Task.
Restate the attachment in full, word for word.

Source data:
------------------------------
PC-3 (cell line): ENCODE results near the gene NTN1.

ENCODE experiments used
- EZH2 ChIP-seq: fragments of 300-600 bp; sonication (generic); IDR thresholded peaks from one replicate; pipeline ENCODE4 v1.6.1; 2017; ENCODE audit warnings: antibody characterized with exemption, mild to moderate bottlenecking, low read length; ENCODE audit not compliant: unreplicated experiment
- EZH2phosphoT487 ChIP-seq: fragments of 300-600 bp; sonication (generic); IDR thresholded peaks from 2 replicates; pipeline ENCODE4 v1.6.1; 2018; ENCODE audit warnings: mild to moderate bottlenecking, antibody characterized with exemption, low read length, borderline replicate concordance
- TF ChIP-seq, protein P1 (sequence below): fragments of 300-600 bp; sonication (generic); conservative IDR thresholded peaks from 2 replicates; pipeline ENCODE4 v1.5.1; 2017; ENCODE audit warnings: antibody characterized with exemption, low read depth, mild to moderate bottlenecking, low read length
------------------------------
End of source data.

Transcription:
PC-3 (cell line): ENCODE results near the gene NTN1.

ENCODE experiments used
- EZH2 ChIP-seq: fragments of 300-600 bp; sonication (generic); IDR thresholded peaks from one replicate; pipeline ENCODE4 v1.6.1; 2017; ENCODE audit warnings: antibody characterized with exemption, mild to moderate bottlenecking, low read length; ENCODE audit not compliant: unreplicated experiment
- EZH2phosphoT487 ChIP-seq: fragments of 300-600 bp; sonication (generic); IDR thresholded peaks from 2 replicates; pipeline ENCODE4 v1.6.1; 2018; ENCODE audit warnings: mild to moderate bottlenecking, antibody characterized with exemption, low read length, borderline replicate concordance
- TF ChIP-seq, protein P1 (sequence below): fragments of 300-600 bp; sonication (generic); conservative IDR thresholded peaks from 2 replicates; pipeline ENCODE4 v1.5.1; 2017; ENCODE audit warnings: antibody characterized with exemption, low read depth, mild to moderate bottlenecking, low read length